Mezzo-soprano Susan Graham Favors the Risqué

United StatesUnited States Susan Graham in Recital: Susan Graham (mezzo-soprano), Malcolm Martineau (piano), presented by Cal Performances, Zellerbach Hall, University of California at Berkeley. 14.1.2012 (HS)

No one can accuse mezzo-soprano Susan Graham of programming recitals with overly familiar music. Her program Saturday night at Zellerbach Hall, for example, began with Purcell’s The Blessed Virgin’s Expostulation and Berlioz’s La Mort d’Ophélie, and included a scena by the contemporary Austrian-born British composer Joseph Horovitz on Shakespeare’s Lady MacBeth, not to mention a set of slightly racy French songs by Poulenc. Cole Porter and Stephen Sondheim appeared in a final set and encores.

Even a set of six songs featuring such vocal recital staples as Schubert, Schumann and Tchaikovsky cobbled together one from each composer on texts from Goethe’s Wilhelm Meister. Not your usual stuff.

Graham displayed the musical acumen to deliver such a wide range in idiomatic style. She deployed a creamy tone, pinpoint pitch and articulation and breath-defying phrasing to create a distinct mood for each piece. Pianist Malcolm Martineau laid the foundation for each one with his usual evocative playing, and Graham built gorgeous structures of sound on it, emphasizing words without losing any of that purity of tone.

As she pointed out before launching into her final set, the first half of the program was about good girls — the Blessed Virgin, Ophelia, and the lovestruck lasses lamenting their swains’ deaths in Goethe’s poetry. Graham invested each one with tenderness, even if after awhile a certain sameness – a similarity in the slow pace – made me wish for something a little livelier.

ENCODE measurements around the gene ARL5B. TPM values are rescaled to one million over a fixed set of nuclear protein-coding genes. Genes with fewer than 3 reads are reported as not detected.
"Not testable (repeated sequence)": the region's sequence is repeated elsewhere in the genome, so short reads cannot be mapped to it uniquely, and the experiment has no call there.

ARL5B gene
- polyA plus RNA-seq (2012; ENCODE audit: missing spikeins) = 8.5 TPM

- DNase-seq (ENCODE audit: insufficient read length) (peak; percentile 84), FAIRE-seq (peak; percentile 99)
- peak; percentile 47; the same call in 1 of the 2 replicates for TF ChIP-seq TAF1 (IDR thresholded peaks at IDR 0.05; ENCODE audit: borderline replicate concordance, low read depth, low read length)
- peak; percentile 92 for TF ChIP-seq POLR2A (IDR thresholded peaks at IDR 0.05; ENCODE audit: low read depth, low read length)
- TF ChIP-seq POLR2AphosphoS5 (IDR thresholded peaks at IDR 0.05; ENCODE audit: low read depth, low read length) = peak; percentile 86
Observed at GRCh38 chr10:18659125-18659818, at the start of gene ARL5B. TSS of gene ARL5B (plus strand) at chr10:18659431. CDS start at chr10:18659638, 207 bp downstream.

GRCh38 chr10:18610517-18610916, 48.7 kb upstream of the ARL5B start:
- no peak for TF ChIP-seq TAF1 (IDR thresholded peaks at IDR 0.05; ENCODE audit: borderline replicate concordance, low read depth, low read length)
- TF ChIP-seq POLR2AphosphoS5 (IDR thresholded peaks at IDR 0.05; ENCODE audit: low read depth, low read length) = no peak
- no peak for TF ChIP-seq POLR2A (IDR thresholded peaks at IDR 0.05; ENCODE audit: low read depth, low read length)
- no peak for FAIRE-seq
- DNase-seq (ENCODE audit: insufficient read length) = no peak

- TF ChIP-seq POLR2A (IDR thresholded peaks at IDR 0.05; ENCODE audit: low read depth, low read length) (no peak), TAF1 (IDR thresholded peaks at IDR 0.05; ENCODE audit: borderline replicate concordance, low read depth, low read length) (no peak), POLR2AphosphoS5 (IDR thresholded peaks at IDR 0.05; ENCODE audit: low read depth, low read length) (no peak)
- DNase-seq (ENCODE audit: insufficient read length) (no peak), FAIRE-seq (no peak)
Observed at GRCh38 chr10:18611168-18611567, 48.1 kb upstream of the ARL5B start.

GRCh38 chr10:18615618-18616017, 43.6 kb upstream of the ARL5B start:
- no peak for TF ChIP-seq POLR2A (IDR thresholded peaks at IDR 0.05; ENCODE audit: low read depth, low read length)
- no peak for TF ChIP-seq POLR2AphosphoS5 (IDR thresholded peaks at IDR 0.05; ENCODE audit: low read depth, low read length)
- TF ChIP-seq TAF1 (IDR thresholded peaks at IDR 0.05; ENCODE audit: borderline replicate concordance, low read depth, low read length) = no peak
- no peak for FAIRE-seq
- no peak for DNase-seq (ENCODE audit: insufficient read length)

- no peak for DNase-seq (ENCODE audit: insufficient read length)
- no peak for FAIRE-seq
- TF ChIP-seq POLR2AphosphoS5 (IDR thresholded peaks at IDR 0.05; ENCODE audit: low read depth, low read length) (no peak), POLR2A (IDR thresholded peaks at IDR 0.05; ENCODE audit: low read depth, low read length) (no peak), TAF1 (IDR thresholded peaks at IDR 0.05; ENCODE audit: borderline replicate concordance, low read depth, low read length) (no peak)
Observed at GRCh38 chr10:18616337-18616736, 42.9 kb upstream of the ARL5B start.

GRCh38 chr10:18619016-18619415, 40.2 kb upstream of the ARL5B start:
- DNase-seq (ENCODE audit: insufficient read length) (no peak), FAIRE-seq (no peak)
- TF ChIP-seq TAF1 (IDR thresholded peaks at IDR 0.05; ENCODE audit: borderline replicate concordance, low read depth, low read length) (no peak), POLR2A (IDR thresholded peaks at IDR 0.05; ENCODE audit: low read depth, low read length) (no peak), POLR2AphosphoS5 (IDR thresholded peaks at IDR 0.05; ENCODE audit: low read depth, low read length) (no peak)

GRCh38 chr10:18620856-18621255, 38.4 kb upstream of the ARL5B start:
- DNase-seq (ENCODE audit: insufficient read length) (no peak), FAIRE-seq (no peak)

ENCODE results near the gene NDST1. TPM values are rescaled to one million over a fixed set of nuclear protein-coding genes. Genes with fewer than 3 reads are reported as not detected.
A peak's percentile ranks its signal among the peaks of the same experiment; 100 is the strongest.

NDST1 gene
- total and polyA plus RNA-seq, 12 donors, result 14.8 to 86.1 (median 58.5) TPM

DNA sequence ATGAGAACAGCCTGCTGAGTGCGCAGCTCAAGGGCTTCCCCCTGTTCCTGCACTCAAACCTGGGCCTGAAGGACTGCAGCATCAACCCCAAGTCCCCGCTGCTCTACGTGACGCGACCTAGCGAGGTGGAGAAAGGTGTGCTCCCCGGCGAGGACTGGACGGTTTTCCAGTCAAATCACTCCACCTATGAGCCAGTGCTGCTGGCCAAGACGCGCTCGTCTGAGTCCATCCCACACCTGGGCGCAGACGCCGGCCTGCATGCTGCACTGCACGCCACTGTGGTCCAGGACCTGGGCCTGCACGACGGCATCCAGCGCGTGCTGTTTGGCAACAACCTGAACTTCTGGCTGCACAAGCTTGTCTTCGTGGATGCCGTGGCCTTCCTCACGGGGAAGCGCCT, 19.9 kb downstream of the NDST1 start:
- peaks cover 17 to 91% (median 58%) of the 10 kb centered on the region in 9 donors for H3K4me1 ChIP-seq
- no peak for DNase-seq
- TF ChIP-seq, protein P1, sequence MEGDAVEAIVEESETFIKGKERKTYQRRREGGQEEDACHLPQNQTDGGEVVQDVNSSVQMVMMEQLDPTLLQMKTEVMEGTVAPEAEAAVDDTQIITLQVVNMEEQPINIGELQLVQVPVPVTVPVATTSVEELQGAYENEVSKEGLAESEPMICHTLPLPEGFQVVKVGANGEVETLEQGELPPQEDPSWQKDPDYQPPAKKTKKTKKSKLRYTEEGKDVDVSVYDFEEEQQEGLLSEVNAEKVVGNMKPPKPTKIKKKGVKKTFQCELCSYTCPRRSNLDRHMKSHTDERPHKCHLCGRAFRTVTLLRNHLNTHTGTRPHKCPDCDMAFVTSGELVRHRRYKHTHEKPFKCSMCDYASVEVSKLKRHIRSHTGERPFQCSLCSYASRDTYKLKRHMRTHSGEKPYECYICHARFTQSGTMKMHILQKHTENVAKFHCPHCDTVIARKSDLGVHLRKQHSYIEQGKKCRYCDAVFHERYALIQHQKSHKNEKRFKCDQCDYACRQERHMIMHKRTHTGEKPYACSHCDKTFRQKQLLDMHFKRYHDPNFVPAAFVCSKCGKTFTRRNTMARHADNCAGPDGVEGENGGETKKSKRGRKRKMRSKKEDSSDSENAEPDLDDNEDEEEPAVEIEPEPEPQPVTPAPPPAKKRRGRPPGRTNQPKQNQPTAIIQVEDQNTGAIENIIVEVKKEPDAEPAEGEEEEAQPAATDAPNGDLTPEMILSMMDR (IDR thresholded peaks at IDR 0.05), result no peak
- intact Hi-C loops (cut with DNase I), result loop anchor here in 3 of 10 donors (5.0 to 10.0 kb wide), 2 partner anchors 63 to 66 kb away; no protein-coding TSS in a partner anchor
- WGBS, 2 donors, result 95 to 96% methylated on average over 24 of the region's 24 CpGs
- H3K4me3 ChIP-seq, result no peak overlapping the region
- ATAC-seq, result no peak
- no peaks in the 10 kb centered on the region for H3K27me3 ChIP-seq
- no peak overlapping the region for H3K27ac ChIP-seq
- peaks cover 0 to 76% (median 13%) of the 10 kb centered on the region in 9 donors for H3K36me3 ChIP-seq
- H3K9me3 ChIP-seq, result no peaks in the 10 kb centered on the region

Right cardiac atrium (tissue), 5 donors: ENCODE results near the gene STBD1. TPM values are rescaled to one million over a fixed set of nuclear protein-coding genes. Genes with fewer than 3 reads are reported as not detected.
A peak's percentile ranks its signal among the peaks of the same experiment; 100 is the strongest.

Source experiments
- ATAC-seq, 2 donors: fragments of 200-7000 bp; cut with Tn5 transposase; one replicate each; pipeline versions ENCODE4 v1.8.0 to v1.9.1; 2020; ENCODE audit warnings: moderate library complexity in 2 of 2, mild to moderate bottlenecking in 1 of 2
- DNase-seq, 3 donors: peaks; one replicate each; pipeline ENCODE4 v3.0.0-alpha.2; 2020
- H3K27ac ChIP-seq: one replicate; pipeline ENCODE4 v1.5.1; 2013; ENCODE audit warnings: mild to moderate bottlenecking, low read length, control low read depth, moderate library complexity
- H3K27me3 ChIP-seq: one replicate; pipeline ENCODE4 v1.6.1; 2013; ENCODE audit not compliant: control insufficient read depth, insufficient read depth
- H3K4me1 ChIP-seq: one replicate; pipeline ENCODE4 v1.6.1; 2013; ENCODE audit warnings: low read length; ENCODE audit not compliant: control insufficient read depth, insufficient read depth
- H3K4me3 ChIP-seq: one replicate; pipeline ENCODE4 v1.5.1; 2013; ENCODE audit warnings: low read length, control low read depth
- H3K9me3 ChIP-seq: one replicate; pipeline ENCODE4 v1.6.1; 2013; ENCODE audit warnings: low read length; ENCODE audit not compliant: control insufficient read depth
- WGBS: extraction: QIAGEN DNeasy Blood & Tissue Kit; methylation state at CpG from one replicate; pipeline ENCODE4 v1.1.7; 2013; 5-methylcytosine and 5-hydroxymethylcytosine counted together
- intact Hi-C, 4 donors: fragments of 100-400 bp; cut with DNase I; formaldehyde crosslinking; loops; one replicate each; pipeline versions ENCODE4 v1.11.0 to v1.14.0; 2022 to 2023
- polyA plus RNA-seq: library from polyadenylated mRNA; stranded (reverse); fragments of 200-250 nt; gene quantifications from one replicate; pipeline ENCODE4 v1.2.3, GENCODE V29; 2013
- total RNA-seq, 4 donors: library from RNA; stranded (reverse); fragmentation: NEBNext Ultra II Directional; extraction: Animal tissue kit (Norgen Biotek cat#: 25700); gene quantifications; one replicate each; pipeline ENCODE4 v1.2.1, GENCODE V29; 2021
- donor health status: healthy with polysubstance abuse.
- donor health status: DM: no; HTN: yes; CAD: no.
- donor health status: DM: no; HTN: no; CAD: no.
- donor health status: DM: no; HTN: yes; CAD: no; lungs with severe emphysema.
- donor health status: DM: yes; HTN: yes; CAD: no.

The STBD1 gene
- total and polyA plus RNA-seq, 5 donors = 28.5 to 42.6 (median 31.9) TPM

The second half took care of that, beginning with Horovitz’s emotionally wrought and increasingly dramatic setting of five Lady MacBeth speeches from Shakespeare’s play. The music followed the arc of the character, from an early expression of her ambition for her husband, through to the aftermath of their conspiracy to murder the king (“Out, damned spot!”). The final phrases (“What’s done cannot be undone…to bed”) came off as chilling, yet somehow sweet. Graham made a stellar drama into song.

Poulenc’s songs, Fiançailles pour rire (“Whimsical Betrothal”), based on texts by Louise de Vilmorin, look at romance, flirting and getting a little naughty from a woman’s point of view. It’s also very French, and Graham invested the songs with a knowing wink — the wistful “Dans l’herbe” (“In the grass”), the mad dash of “Il Vole” (“He flies,” which ends with the line “I wish the thief would steal me”), the condescension that underlies “Violon” (“Violin”) and finally, the sheer beauty of the long, arching melody of “Fleurs” (“Flowers), which wafts in the air like the scent of the arresting woman who just left the room.

Graham loosened up considerably for that set, and moved close to cabaret in the final group of songs. She sang “J’ai deux amants” from an operetta by André Messager with insouciance. And if she missed too many of the wordy jokes in Cole Porter’s “The Physician” with uncharacteristically uneven diction, the final song, “Sexy Lady,” written for her by Ben Moore, gave her a chance to lament the operatic mezzo soprano’s lot of portraying mostly male characters and quote some of opera’s most famous mezzo music.

Encores included a pert rendition of “Connaie-tu le pays,” Mignon’s nostalgic aria (based on the same Goethe poem as two of the songs before intermission) from Thomas’ opera. A sassy “The Boy From …” sent up 1960s bossa nova with words by Sondheim. The final encore, the Reynaldo Hahn song “À Chloris,” which might be this singer’s signature, was lapidary, gleaming, sustained and sensuous in its crystalline beauty.

Harvey Steiman